The final out

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Thanks to a heads up from MRhé… and since I don’t particularly care about the Patriots being in the playoffs, I’ll say something about it.
The front page of The New York Times (subscription needed) had an article about Doug Mientkiewicz and the ball that made the final out of the 2004 World Series. It seems that Doug kept the ball, which is currently in a safe-deposit box in Miami, but now the Red Sox want it. The spokesman for Major League Baseball says Mientkiewicz owns the ball. The spokesman for the Red Sox says the team owns it — and of course he would say that.
It sounds like Doug is willing to have the ball displayed, as long as he can continue to own it. And there is some precedence there — Cal Ripken Jr still owns the baseball he caught to end the 1983 series, but it resides at the Babe Ruth Museum in Baltimore. Granted, he’s Cal Ripken Jr and Doug Mientkiewicz is, well… not. But why give different rights to superstars and legends? After all, in 1983, Ripken hadn’t yet saved baseball from a post-strike decline and Lou Gehrig’s record wasn’t even close to being broken. On the other hand, it does seem a little unfair to Boston that a guy who only played for the team for half the season and who’s future with the organization is unclear gets to own the ball. But hey, he caught it and the MLB says that he owns it so it’s up to him to determine its fate. Besides, I have a soft spot for first basemen who played in Minnesota and relocated to Boston — after all, I was one, along with Doug, David Ortiz, and David McCarty.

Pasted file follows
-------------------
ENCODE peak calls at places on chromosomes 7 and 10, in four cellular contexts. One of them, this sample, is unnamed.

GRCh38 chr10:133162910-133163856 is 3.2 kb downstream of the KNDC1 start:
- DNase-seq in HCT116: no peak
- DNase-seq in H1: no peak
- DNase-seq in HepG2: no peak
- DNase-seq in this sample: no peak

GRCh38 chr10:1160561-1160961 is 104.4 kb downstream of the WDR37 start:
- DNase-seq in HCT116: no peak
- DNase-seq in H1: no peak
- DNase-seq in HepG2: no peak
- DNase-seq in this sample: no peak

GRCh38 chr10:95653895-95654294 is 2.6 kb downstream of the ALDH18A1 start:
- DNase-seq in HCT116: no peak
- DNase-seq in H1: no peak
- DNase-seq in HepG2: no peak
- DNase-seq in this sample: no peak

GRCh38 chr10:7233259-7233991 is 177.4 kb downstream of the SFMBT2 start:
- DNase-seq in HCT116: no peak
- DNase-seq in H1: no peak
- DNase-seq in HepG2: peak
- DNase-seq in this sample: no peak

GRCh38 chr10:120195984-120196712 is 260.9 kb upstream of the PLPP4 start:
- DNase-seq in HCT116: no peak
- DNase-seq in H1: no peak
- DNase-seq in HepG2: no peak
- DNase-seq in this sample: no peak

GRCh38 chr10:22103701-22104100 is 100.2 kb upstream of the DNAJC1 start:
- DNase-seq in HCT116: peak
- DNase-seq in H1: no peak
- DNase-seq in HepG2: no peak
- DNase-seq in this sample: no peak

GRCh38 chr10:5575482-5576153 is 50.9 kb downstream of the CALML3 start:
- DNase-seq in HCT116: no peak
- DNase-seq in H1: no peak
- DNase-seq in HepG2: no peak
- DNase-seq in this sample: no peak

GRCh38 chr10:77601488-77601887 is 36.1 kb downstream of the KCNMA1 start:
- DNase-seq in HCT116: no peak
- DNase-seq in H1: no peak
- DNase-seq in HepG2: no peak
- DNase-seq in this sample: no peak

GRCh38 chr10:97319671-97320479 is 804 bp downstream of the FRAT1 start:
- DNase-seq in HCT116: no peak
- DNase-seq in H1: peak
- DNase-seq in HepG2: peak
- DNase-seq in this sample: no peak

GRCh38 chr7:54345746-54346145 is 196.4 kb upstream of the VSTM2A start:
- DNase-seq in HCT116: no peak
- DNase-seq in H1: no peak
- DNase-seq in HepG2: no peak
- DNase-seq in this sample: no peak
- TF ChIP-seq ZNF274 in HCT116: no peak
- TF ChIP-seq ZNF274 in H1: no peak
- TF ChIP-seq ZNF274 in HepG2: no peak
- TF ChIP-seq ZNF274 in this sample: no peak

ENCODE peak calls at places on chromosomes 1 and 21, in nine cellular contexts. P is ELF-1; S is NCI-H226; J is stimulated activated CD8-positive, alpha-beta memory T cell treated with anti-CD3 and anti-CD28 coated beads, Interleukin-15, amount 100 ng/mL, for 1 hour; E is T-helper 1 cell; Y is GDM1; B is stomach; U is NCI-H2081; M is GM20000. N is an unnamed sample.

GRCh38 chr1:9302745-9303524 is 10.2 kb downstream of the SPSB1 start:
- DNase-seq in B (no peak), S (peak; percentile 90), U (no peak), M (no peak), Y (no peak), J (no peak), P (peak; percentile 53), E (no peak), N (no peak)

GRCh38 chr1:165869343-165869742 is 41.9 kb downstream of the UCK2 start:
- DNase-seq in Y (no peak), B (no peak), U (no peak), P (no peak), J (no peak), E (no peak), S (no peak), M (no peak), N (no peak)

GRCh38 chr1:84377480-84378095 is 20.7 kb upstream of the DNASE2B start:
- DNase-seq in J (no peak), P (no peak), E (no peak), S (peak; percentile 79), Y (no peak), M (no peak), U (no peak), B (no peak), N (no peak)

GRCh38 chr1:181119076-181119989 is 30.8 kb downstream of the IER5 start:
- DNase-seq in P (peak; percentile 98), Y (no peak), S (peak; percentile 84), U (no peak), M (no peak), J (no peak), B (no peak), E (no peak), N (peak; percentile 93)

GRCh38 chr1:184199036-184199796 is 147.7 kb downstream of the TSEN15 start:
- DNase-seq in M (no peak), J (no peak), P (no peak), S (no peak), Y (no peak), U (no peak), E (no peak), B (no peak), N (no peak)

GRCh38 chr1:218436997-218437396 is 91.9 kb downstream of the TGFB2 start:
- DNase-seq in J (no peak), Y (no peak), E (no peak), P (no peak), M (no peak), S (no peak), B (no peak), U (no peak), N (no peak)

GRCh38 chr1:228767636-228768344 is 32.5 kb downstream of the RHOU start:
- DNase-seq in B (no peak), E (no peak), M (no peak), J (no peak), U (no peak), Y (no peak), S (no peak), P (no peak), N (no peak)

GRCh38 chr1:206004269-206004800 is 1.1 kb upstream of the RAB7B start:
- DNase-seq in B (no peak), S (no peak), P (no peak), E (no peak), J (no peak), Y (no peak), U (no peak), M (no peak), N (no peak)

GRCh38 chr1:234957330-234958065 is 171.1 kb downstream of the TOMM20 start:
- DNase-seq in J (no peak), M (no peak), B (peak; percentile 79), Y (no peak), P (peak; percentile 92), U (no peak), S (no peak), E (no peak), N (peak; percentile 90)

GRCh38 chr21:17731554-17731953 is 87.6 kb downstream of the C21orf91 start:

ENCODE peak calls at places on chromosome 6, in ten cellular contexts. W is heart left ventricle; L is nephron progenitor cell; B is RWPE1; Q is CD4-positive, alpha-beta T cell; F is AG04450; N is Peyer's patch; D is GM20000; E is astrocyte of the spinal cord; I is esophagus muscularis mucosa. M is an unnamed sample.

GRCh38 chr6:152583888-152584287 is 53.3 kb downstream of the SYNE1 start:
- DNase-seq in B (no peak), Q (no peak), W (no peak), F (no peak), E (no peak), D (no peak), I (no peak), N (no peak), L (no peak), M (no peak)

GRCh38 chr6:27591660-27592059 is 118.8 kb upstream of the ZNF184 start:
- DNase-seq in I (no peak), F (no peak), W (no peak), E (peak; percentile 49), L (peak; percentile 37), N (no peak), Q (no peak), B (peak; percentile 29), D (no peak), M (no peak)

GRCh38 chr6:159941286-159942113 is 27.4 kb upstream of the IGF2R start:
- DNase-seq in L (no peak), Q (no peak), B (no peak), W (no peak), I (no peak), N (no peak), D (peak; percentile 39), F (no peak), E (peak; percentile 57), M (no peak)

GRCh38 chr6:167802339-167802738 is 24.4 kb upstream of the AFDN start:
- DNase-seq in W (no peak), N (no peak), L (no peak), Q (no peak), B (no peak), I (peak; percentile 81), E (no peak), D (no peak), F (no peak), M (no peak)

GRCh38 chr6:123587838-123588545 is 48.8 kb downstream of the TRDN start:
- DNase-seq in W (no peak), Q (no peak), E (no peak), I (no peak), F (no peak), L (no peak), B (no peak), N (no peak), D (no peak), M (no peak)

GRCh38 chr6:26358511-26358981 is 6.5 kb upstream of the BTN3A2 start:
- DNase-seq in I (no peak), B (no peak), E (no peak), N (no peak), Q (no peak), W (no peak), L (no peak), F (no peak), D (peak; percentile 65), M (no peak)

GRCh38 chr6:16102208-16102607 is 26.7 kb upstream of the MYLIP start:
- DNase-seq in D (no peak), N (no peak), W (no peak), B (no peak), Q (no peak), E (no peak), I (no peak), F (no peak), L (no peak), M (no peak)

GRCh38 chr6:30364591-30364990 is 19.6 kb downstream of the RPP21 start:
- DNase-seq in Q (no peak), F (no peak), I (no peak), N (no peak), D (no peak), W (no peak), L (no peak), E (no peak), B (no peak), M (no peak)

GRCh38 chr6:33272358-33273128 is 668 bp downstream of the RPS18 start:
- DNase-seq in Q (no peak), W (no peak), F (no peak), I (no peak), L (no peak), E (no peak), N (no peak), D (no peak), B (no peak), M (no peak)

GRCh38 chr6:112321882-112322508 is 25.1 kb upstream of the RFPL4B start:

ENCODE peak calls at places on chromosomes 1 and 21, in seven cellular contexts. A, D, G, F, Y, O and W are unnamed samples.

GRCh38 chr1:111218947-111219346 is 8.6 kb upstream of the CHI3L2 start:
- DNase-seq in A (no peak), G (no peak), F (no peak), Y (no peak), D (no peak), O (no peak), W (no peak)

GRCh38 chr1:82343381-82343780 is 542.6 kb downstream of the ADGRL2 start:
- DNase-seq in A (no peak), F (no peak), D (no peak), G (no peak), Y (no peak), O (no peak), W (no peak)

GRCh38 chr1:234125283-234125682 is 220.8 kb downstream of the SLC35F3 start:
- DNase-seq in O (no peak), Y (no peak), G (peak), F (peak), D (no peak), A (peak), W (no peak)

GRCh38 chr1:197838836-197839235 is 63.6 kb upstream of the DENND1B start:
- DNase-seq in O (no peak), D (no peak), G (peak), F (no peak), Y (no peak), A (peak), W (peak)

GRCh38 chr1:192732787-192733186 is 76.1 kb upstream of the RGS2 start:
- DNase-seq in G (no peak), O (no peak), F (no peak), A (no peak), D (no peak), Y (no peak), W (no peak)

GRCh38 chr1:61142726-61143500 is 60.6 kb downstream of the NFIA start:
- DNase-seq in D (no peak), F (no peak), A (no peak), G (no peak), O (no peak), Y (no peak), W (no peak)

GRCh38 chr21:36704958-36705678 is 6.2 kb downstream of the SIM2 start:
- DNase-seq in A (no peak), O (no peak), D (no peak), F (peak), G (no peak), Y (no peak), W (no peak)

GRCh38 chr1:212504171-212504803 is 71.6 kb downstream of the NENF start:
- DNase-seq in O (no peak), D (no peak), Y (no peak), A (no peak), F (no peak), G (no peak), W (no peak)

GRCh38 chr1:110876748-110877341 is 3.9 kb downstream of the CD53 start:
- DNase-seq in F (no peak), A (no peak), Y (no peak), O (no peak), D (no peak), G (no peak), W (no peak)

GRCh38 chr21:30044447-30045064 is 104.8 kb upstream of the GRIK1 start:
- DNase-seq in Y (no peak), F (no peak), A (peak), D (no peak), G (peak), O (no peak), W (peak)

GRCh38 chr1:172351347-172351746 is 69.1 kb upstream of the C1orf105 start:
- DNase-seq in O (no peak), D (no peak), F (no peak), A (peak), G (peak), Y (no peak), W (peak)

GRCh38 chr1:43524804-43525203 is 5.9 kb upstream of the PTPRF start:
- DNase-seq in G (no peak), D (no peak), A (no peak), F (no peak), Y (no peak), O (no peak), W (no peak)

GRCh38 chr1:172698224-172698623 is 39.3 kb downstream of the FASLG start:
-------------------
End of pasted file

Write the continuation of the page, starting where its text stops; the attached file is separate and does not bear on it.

And speaking of Minnesota first basemen, that brings me to my favorite part of the article — Kent Hrbek. It seems fairly obvious that part of what the Times did in researching the story was to look up the fate of every World Series-ending baseball caught on the field in the past twenty years. And most get a brief paragraph or just a mention that so-and-so couldn’t be reached for comment. But the fate of the 1987 ball got quite a bit of coverage and plenty of quotes from one of my all time favorite Minnesota Twins, Hrbie, who incidently thinks that Mientkiewicz should run and hide and/or give the ball back. And I can just picture Hrbek, taking a break from ice fishing to talk to the New York Times, delighted to chat with the reporter. That man has had quite the life — growing up blocks from old Met Stadium, getting drafted by his home town team, winning two World Series, and retiring in Minnesota so that he can continue to just hang out and fish. And occasionally talk to newspapers who remember what a big hero he once was. He just makes me smile.

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